Irish dairy farmers should not chase increased production driven by higher costs, dairy expert Michael Murphy has warned.
This approach left thousands of farmers across Europe, North America and New Zealand struggling with unsustainable debt levels during the recent downturn in milk prices, he said.
The Cork-based dairy analyst, who has significant farming interests in New Zealand and the Americas, urged farmers to keep a firm grip on costs despite the recent lift in milk prices.
“Many New Zealand farmers really chased high milk production and moved away from their low-cost systems,” Mr Murphy explained.
He said expensive land was the main driver of higher costs on New Zealand holdings, which had increased to around €5,500/cow on average.
“The top 10pc of farmers [in New Zealand] did not go down that road, but the majority did, and they’re having a horrid time as a result,” he said.
High borrowings were also a feature of the Danish and Dutch dairy sectors, Murphy pointed out. Average debt levels in Denmark are around €20,000/cow, while Dutch holdings are carrying about €10,000/cow.
In contrast, average debt levels on Irish dairy farms are closer to €1,000/cow.
“Ireland should learn cheaply from the experiences of other countries,” the Corkman said.
He pointed out that Irish farmers should make the most of the natural competitive advantages they possessed and concentrate on low-cost milk production.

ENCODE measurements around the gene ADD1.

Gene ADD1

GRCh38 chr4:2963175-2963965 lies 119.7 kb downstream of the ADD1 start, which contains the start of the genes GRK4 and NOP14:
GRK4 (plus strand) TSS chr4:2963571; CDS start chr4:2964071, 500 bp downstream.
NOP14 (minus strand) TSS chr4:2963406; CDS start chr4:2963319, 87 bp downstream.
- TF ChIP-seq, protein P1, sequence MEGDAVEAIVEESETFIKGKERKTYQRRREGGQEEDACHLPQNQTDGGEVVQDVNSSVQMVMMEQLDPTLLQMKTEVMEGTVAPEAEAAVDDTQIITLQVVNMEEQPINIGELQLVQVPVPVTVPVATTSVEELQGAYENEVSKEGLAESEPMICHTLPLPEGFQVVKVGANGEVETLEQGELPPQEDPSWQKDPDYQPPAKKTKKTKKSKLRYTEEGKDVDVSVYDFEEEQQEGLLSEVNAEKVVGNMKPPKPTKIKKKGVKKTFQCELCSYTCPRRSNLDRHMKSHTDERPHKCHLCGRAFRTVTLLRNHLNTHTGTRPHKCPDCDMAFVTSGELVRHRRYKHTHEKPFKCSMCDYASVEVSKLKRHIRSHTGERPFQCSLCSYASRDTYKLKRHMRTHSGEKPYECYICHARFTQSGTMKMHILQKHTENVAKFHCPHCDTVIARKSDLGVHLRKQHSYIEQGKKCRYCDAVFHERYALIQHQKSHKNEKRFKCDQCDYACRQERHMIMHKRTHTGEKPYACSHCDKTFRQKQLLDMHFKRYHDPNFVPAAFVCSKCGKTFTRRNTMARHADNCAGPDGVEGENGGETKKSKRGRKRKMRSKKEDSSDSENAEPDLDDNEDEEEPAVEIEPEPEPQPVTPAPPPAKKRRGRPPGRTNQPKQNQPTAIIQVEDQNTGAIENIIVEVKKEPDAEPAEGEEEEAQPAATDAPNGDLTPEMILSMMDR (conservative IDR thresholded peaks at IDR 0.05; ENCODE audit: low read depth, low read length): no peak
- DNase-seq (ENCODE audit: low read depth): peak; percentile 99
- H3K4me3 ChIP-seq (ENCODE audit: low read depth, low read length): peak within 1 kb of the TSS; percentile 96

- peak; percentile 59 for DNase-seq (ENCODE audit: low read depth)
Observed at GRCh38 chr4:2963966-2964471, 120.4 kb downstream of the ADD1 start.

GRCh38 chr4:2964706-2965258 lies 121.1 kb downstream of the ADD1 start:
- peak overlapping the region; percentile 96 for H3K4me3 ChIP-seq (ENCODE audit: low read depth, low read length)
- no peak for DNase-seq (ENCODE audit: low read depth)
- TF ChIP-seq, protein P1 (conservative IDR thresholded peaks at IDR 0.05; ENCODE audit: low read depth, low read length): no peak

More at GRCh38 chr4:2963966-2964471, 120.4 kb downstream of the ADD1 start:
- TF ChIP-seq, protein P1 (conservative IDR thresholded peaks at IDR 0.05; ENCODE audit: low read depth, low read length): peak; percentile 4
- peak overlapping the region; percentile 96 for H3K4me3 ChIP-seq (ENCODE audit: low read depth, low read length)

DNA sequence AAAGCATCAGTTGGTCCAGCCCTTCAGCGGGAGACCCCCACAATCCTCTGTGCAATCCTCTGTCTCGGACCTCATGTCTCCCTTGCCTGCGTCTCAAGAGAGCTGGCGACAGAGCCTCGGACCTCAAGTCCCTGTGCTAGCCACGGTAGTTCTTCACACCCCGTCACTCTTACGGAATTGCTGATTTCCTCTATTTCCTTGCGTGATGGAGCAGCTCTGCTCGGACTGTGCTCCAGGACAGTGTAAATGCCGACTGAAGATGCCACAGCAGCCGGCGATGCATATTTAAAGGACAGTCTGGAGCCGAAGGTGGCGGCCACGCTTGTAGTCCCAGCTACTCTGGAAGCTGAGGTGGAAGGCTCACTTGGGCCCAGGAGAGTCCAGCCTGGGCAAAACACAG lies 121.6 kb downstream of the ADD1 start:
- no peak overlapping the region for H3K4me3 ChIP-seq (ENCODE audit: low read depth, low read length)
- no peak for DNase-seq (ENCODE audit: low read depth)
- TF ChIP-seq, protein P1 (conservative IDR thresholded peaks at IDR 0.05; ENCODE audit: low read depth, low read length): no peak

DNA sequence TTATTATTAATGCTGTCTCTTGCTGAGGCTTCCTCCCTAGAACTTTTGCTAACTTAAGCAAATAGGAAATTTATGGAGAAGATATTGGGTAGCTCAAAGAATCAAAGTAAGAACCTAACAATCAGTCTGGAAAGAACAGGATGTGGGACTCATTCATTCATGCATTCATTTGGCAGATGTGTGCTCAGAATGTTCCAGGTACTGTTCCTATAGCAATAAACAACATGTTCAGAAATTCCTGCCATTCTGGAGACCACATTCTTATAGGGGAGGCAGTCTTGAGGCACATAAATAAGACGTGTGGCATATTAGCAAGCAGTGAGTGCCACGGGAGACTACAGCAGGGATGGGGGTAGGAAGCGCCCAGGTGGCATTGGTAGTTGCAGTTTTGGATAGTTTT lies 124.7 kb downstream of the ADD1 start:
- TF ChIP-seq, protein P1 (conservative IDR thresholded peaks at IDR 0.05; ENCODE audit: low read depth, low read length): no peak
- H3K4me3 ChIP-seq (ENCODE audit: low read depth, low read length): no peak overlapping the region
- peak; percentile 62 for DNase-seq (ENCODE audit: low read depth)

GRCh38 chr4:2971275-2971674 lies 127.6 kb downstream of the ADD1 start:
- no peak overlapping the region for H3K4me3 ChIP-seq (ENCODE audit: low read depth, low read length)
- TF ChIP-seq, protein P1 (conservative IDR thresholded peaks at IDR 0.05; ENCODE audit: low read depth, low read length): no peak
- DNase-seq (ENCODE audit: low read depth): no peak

“The line Moorepark is advocating is absolutely 100pc right. We have to focus on growing and capturing as much grass as possible,” Mr Murphy insisted.
He said good grassland management and soil fertility, allied to the compact calving of fertile crossbred herds, were the key ingredients for a profitable dairy operation.
“Our management systems have served us well in the downturn. We should continue to do the same thing at 32c/l as we did at 22c/l,” he said.
Mr Murphy predicted that recent improvements in milk prices would continue through 2017 and that farmers’ incomes would strengthen as a consequence.
However, he cautioned that milk suppliers would have to keep spending under tight control to reap the benefits of this upturn.
“Farmers should only invest in what it makes sense to invest in. Don’t spend money on over-elaborate machinery and buildings.”